Defining "language" is not easy, and for many not even necessary. There are many aspects to this, and I'm interested in something more specific: distinguishing a language from a dialect.

Where did the Romans draw the line between a language and a dialect? Evidence can come in several different forms. Perhaps some grammarian of philosopher made the distinction. From a more practical point of view, I assume there are passages saying roughly "these two languages are pretty similar but still two different languages" or "these two are actually just different dialects of the same language". I'm not aware of any such mentions.

One thing that keeps me from searching is that I don't know if there is a good distinctive pair of words like the English "language" and "dialect" in Latin. Words like lingua and sermo seem to be loaded with many different meanings.


1 Answer 1


The Greeks were keenly aware of dialectal differences, and long before the Romans came on the scene, the Greeks had already categorized their dialects into three or four common groups: Ionic (with Attic a sub-group), Doric, Aeolic, and Arcadian. A great, free introduction to this is Buck's Greek Dialects (or here; the third edition is still under copyright).

You should realize that the word dialect itself comes from the Greek διάλεκτος, and was used in that sense in antiquity:

II. speech, language, Ar.Fr.685; “καινὴν δ. λαλῶν” Antiph. 171; δ. ἀμνίου, opp. τὰ ἔνδον δράκοντος, Hermipp.3; articulate speech, language, opp. φωνή, Arist.HA535a28; “τοῦ ἀνθρώπου μία φωνή, ἀλλὰ διάλεκτοι πολλαί” Id.Pr.895a6; but also, spoken, opp. written language, D.H.Comp.11. 2. the language of a country, Plb.1.80.6, D.S.5.6, etc.: esp. dialect, as Ionic, Attic, etc., Diog.Bab.Stoic.3.213, D.H.Comp.3, S.E.M.1.59, Hdn.Gr.2.932; also, local word or expression, Plu.Alex.31.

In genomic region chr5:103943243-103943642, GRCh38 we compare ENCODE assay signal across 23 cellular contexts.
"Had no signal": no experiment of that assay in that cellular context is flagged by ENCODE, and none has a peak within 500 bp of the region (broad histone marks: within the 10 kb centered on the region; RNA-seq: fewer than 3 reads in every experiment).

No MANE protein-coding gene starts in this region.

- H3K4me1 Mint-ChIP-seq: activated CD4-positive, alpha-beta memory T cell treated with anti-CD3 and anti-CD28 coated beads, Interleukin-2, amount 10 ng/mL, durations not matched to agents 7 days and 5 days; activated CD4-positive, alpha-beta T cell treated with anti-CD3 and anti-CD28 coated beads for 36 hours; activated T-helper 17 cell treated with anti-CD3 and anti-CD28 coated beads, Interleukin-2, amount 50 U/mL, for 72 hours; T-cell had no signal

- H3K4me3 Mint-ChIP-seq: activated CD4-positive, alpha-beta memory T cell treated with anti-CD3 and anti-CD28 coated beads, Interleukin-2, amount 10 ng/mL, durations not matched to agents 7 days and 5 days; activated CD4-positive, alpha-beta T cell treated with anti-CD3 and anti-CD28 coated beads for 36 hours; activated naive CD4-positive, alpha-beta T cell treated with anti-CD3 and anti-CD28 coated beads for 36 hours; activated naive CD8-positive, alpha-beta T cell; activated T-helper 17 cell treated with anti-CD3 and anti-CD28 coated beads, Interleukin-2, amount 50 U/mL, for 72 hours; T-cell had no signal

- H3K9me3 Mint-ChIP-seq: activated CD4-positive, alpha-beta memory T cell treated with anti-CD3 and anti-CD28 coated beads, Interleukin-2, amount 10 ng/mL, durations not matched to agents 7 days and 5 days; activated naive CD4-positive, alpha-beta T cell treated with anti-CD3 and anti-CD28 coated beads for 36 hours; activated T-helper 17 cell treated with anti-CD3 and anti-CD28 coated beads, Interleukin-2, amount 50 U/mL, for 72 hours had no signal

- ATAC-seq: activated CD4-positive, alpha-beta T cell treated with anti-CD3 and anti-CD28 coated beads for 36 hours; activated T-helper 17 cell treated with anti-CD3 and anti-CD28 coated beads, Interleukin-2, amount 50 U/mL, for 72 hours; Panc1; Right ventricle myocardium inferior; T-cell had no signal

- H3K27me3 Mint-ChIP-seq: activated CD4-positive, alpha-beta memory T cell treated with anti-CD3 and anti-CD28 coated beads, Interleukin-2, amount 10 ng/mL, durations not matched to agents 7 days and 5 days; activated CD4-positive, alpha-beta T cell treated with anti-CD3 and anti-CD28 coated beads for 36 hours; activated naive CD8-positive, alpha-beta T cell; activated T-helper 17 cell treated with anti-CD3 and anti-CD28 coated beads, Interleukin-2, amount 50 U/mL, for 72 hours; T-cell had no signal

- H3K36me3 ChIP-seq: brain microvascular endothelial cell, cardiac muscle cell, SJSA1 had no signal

That these are understood as separate dialects and not individual languages is made clear by the Panhellenic tendencies of the Greeks, most succinctly put by Herodotus 8.144.2, when an Athenian embassy was beseeching the Spartans not to make a deal with the Persians:

For there are many great reasons why we should not do this, even if we so desired; first and foremost, the burning and destruction of the adornments and temples of our gods, whom we are constrained to avenge to the utmost rather than make pacts with the perpetrator of these things, and next the kinship of all Greeks in blood and speech, and the shrines of gods and the sacrifices that we have in common, and the likeness of our way of life, to all of which it would not befit the Athenians to be false.

By all accounts, the Spartans were Doric and the Athenians Attic-Ionic. The differences are stark, as anyone who has made the jump from reading Plato to reading Alcman will tell you. Yet they had a "common speech," which shows a clear awareness of dialects. This is also pretty clear from the fact that authors could switch dialects at whim: Athenian tragedians wrote the choral sections in a literary Doric dialect while the rest of the play is Attic.

When the Romans came onto the scene, it was obvious to all parties that Latin and Greek were distinct and not dialects. Cato would rail against Roman historians writing in Greek and instead wrote his in Latin. When the grammarians wrote on Greek dialects, they discussed unusual words and forms, but for the Romans like Cicero, they had to learn a new language with new letters, and were proud of it. Talking about "Greek" when referring to Homer, Sappho, Pindar, Herodotus, and Plato makes them all seem, to the Romans, one distinct language comprised of dialects that did not also include Latin. Quintilian (Inst. Orat. 12.10.34) remarks:

his ilia potentiora, quod res plurimae carent appellationibus, ut eas necesse sit transferre aut circumire; etiam in iis, quae denominata sunt, summa paupertas in eadem nos frequentissime revolvit; at illis non verborum modo, sed linguarum etiam inter se differentium copia est.